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Getting acclimated to a new time zone, especially when the time you’re spending in your destination is limited, is one of the biggest challenges of constant travel. Whether you’re on a flight for work once a week, or you’re city-hopping for a European vacation, you don’t want to lose time to jet lag. The key to being able to handle getting acclimated, according to most wellness professionals, is to commit to taking care of yourself and listening to your body. Oh, and to be prepared.
That means, if you’re the kind of the person who always walks off a long flight with a headache, you should be traveling with ibuprofen. If you’re often parched while traveling, bring an empty water bottle in your carry-on or your day bag. If you’re all-too-susceptible to plane germs, take echinacea before you board your flight.
Admittedly, these might not seem obviously related to jet lag. But it’s important to remember that any elemental challenges you encounter while traveling can set you back when adjusting to a time change. Heading these challenges off will enable you to fully focus on your task at hand—whether that’s sight-seeing for the day or presenting at a meeting three hours after you land—without jet lag slowing you down.
Here are a few jet-lag hacks that come recommended from wellness professionals:
This goes for both on the flight and when you arrive at your destination. Lululemon ambassador Meghan Monahan, author of newly released DON’T HATE, MEDITATE! advocates for meditation as her go-to jet-lag cure. “The deeply restorative nature of meditation is one of the best things you can do for your body during a flight and is a great way to set yourself up for success when you land,” she said.
Monahan stressed that flying strains both your body and mind, which is why meditation is so crucial. “As tempting as it is to binge on the four movies you've been dying to see, sit and meditate periodically throughout your flight (at least once!),” she advised.
She also encouraged goal setting, perhaps before or after your first travel meditation session. Setting intentions can help your body focus on why you need to acclimate to your new time zone. Monahan provided some intention-setting prompts for travelers, too:
“What is the purpose of your trip? What version of yourself do you want to show up to your destination as? Anchor into a mindset that you want to empower to be what sponsors your thoughts, words, and actions,” she suggested.
Hydration is one of the most overlooked ways to combat jet lag. And that doesn’t just mean drinking water. It also means trying to reduce dehydrants like caffeine and alcohol while traveling. “Bring your own bottle and fill it up at the airport and when the flight attendant offers you a four-ounce cup of water, kindly ask to have your bottle filled up,” said Monahan.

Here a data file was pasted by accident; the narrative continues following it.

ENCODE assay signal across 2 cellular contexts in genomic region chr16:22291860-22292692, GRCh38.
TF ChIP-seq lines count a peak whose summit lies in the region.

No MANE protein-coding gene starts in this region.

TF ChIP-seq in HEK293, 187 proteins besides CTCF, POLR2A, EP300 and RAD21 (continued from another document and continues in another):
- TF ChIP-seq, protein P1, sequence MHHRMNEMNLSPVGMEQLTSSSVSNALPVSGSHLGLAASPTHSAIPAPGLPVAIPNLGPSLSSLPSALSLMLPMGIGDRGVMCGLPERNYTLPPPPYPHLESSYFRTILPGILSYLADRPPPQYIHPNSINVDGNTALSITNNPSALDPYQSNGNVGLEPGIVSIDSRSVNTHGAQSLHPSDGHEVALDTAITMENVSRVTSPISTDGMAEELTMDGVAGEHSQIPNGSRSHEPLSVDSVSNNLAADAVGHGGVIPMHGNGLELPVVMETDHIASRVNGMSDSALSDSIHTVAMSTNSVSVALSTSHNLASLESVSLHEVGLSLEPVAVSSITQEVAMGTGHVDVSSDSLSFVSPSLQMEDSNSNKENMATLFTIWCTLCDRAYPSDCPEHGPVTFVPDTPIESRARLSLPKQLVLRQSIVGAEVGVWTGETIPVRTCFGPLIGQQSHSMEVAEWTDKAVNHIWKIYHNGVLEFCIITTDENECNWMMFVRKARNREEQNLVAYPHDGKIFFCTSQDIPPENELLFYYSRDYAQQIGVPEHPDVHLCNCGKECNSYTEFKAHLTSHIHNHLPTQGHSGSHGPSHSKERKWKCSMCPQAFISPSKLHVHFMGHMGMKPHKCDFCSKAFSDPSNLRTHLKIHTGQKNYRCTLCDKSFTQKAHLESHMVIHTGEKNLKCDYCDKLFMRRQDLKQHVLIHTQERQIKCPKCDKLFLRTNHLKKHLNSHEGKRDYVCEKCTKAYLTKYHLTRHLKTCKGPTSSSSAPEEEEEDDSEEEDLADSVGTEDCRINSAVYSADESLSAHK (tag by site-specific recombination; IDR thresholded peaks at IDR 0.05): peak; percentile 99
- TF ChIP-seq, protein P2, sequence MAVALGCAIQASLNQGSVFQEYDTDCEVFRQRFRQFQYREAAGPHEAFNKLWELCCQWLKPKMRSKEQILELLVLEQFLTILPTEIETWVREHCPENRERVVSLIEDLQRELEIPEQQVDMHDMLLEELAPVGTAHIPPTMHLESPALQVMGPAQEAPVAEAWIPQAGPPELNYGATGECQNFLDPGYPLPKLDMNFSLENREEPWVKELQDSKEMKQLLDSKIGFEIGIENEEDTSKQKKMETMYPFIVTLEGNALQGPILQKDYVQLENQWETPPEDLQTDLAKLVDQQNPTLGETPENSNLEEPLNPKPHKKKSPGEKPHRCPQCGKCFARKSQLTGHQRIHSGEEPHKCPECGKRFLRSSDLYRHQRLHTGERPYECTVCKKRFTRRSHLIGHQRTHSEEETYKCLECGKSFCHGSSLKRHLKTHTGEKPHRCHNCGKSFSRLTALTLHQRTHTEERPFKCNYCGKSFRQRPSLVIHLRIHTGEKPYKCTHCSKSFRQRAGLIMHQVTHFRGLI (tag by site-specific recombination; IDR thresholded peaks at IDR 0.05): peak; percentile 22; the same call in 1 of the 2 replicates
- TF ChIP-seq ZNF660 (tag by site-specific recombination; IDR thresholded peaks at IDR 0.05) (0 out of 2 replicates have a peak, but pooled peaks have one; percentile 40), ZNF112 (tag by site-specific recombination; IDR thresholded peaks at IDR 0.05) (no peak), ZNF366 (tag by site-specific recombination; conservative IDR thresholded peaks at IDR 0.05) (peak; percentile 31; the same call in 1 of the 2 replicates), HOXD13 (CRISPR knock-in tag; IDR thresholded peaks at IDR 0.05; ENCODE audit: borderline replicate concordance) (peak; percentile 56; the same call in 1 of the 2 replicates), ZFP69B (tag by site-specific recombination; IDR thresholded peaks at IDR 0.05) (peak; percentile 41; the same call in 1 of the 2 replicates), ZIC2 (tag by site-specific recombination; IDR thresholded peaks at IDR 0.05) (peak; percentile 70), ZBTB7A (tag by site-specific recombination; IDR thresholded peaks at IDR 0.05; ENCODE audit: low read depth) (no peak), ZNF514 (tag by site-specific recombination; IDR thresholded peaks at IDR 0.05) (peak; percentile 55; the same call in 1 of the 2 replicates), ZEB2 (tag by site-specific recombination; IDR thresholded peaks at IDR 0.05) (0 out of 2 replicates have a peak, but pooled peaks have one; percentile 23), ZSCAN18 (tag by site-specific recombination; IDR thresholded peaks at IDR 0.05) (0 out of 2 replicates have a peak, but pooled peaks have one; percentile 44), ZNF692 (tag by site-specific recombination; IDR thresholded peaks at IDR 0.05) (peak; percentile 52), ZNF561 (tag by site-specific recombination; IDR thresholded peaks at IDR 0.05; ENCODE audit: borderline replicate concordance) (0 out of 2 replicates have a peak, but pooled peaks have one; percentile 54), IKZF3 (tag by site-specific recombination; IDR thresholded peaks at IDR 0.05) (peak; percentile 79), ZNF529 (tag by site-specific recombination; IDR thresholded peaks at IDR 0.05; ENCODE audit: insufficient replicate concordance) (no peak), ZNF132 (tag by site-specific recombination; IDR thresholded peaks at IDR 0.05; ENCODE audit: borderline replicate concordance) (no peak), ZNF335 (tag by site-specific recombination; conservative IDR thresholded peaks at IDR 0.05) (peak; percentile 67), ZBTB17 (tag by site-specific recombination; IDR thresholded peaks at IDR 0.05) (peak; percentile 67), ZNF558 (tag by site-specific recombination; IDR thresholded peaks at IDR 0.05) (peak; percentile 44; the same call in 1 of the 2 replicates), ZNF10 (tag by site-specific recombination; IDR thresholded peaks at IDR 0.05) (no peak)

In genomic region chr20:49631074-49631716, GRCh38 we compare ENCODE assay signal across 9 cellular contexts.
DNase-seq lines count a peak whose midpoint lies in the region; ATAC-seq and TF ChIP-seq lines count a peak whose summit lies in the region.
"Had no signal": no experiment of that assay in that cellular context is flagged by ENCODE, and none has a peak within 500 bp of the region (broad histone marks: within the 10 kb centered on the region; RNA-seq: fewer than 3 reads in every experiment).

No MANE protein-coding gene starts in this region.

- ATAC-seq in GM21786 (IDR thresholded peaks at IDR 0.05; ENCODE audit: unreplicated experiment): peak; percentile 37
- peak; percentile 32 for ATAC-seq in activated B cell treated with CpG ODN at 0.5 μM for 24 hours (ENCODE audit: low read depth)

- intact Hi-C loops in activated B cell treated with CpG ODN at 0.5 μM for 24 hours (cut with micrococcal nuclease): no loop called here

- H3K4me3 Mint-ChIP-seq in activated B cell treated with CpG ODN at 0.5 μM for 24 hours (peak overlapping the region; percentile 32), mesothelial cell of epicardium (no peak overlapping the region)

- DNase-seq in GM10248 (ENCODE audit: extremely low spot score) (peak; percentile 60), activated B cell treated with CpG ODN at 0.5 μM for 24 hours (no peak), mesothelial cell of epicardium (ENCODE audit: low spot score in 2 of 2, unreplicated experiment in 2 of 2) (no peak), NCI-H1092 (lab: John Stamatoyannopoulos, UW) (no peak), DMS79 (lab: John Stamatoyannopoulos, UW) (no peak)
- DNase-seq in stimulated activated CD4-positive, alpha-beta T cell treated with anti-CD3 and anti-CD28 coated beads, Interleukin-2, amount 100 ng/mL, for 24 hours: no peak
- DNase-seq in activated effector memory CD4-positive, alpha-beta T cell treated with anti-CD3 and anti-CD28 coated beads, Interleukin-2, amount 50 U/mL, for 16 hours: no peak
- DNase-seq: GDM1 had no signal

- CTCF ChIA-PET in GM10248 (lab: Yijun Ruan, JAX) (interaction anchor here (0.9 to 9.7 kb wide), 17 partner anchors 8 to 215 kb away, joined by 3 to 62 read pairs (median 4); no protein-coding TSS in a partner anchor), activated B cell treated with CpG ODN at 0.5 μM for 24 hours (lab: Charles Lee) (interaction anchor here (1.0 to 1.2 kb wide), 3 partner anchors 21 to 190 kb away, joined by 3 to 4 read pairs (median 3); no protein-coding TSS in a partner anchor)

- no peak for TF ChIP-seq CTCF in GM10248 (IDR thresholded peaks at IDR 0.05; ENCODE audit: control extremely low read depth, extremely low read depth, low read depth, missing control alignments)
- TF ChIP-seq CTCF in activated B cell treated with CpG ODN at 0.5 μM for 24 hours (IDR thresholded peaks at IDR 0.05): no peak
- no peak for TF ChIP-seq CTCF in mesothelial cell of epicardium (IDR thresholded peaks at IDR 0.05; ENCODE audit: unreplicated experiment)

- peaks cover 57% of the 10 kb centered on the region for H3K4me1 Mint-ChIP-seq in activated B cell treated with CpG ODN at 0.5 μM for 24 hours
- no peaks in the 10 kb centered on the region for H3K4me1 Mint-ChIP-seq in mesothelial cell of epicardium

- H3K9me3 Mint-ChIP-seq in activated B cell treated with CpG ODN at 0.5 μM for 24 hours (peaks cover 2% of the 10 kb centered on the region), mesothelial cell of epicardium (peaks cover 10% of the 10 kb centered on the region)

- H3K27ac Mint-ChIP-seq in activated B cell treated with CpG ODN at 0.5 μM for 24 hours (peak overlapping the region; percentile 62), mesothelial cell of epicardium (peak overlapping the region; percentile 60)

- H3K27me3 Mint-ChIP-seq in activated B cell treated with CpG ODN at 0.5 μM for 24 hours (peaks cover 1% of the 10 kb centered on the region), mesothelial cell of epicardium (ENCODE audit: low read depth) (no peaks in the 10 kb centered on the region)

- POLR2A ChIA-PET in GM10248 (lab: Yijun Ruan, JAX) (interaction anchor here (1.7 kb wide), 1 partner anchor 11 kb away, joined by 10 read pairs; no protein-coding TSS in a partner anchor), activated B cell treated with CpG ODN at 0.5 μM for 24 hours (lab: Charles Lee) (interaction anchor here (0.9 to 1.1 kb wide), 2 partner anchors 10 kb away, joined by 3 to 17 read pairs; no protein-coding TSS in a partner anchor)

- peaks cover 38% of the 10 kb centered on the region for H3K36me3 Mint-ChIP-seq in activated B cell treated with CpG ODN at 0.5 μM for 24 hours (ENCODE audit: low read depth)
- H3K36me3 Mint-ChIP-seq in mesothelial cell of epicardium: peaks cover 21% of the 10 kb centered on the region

When you land, continue to keep a water bottle with you, and if you do want to integrate caffeine into your travel routine, be deliberate about when so as not to throw off your sleep schedule. Use the Timeshifter app to figure out when to consume caffeine while adjusting to a new time zone.
When your body is exhausted from a flight and your itinerary is jam-packed, fitting a run in or stopping by the hotel gym isn’t exactly appealing. Start setting yourself up for success by moving around on your flight. “Get up and take a walk (walking to the back of the plane to ask for more water kills two birds with one stone),” said Monahan. “Do some spinal twists in your seat, stretch your arms above your head. This will all help your body handle the flight”
When you get to your destination, chart out a couple of workout sessions, even if that just means getting up early to take a walk around the city. If you’re traveling for work, you might even see if your go-to classes or workout spots have an option in your new city. Alternately, you can see if your hotel offers complimentary yoga or explore their gym.
Limit blue light consumption
The blue light that comes from laptops, television screens, or your smartphone can mess with your body clock more than you might think. For your travel day and your first few days in a new place, be aware of minimizing screen time. If you can’t fall asleep because of jet lag at midnight, resorting to scrolling through Instagram or watching television on your laptop isn’t ideal for combating jet lag.
Align your meal schedule with your new time zone
One way to do this is by changing your watch before you even depart. When you get to the airport, set your devices to your final destination’s time zone. Then, if you’re going to have a meal on the flight, you can ensure you’re preemptively aligning your eating schedule to the time zone you’re heading toward. When you’re handling a significant time change, hunger often keeps you up (or wakes you up) because your body is accustomed to eating at specific times. The sooner you can adjust this, the easier it will be to start sleeping through the night, which is arguably the best way to get on a new time zone.